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Worth Repeating PEOPLE & OPINIONS

“It is imperative as a supply chain profes- sional that you disburse your inventory. Keeping all your medications and life- saving equipment in one location could prove to be a major problem. Should something happen to the on-site storage or distribution location, the well-being of individuals who depend upon those medications could be in jeopardy. This is why it is important to consider multiple distribution centers and diversify the risk.“ Dave Zamsky, Vice President, UPS Capital Marketing

“The biggest reason an electronic moni- toring system technology is necessary is that it allows for measurement and accountability. To improve hand hygiene, we need to give hospitals the tools to measure it and the clinical educational resources to interpret the data. One solu- tion does not fit all hospitals.” Jeff Hall, Compliance Program Director, North America, GOJO Industries

“The healthcare industry has moved. What took 10 years in the retail industry to achieve with standards adoption is taking only a few years in healthcare. The healthcare industry set clear goals and utilized lessons learned from other industries, which helped healthcare to accomplish the results to date.” Michael Pheney, Vice President, Healthcare, GS1 US

“Purchasing new surgical instrumentation is a growing percentage of any hospital’s budget. When you add on the ongoing costs of maintenance and repair the cost becomes even more significant. With the changing healthcare environment and the drive to reduce costs hospitals are looking for ways to reduce capital expenditure without adding risk to the patient.” Rachel Pocock, Marketing Manager, Synergy Health

“There can be little room or time for improvisation when it comes to missing, incorrect or improperly cleaned instru- ments at the bedside during a procedure. In most cases, the patient is placed in various states of analgesia, hence the urgency for completing the procedure as quickly as possible. When SPD is unable to provide dependable, reliable product to the clinician at the bedside, then the patient may suffer.” Richard Schule, MBA, BS, FAST, CST, FCS,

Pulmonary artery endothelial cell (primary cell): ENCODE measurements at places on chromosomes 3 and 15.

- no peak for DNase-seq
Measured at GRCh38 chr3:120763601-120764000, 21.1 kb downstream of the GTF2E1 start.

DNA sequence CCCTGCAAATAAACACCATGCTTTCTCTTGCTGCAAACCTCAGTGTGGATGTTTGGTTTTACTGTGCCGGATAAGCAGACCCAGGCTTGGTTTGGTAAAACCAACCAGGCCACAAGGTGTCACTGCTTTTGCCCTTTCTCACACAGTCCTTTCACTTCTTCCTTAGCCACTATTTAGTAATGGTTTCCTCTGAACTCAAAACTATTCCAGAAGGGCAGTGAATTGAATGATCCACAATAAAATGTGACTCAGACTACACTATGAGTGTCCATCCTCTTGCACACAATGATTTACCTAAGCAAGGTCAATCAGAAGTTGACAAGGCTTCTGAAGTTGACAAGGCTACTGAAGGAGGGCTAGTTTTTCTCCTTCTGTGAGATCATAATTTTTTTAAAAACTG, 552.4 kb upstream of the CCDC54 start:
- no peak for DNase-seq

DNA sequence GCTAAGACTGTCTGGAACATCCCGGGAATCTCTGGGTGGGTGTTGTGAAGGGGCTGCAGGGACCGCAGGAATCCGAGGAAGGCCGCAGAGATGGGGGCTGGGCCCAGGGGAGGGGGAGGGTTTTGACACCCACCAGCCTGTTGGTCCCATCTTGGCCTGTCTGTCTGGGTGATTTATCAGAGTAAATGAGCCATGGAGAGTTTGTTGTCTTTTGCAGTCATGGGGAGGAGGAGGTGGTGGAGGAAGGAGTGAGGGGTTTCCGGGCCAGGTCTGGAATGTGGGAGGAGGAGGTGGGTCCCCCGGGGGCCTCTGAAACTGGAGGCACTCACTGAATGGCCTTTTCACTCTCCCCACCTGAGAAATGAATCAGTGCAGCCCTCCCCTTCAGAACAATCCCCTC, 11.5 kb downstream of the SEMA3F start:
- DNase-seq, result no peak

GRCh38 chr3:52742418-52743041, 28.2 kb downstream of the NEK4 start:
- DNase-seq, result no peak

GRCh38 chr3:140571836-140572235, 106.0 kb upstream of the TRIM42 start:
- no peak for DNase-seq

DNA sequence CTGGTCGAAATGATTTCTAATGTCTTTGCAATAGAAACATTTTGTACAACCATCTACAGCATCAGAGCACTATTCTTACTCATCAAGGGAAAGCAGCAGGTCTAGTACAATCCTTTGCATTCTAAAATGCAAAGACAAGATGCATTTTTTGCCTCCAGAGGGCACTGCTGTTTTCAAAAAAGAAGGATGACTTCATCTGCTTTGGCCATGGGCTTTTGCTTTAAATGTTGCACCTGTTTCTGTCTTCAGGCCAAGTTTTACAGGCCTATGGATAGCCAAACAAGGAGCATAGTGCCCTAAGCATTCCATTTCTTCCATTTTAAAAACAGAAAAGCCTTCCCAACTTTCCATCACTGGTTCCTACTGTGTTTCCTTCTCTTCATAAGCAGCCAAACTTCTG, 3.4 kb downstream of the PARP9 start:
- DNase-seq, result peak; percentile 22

CRCST, CHMMC, CIS, CHL, AGTS, Director of Clinical Education for STERIS Corp.


Engaging 2014 HSRC-ASU Health care supply chain top trends

he US health care delivery system is experiencing an unprecedented rate of change. New financial models, characterized by pay for performance, bundled payments and co-management bring forth important opportunity for knowledge of product impact on clinical performance and for product-related sav- ings in the continuum of care. As improved product management and synchronization of products across service lines and settings of care become the standard for excellence in supply chain management, many of the Health Sector Supply Chain Research Con- sortium (HSRC-ASU) earlier-year trends are being accelerated in response.


I. Organizational strategy Economic & clinical value of supply chain management : Supply chain manage- ment plays an important role in meeting organizational mission, achieving clinical value, innovation, financial viability, cost efficiency, service line effectiveness and strategic advantage. Necessary is strategy for both excellence in business funda- mentals and optimal consideration of the product and its contribution to clinical quality, outcomes and value. Critical to support this is:

• An “episode of care” perspective by supply chain leadership

• Technologies that provide data, transpar- ency and support metrics in sourcing, contracting, utilization management, risk management and clinical outcomes from product use

• Service and support from external supply chain stakeholders that validate the integra- tion of economic and clinical value Supply chain and organizational integra-

tion: Pressures on health care organizations has led to consolidation through mergers, ac- quisitions and other forms of strategic align- ment. Business efficiencies, financial returns and support of clinical quality improvement from consolidation of supply chains have not been well demonstrated. Necessary for advancement is: • Management of the strategic fit between governance, infrastructure, culture, in- formation technology and purchasing strategies

• Involvement of supply chain leadership in senior level decision-making to assure that the evolving organizational design, technol- ogy standardization and metrics can meet the goals of integration

• Executive articulation of the value played by supply chain in meeting organizational

Figure 1: Drivers of Health Care Supply Chain Trends


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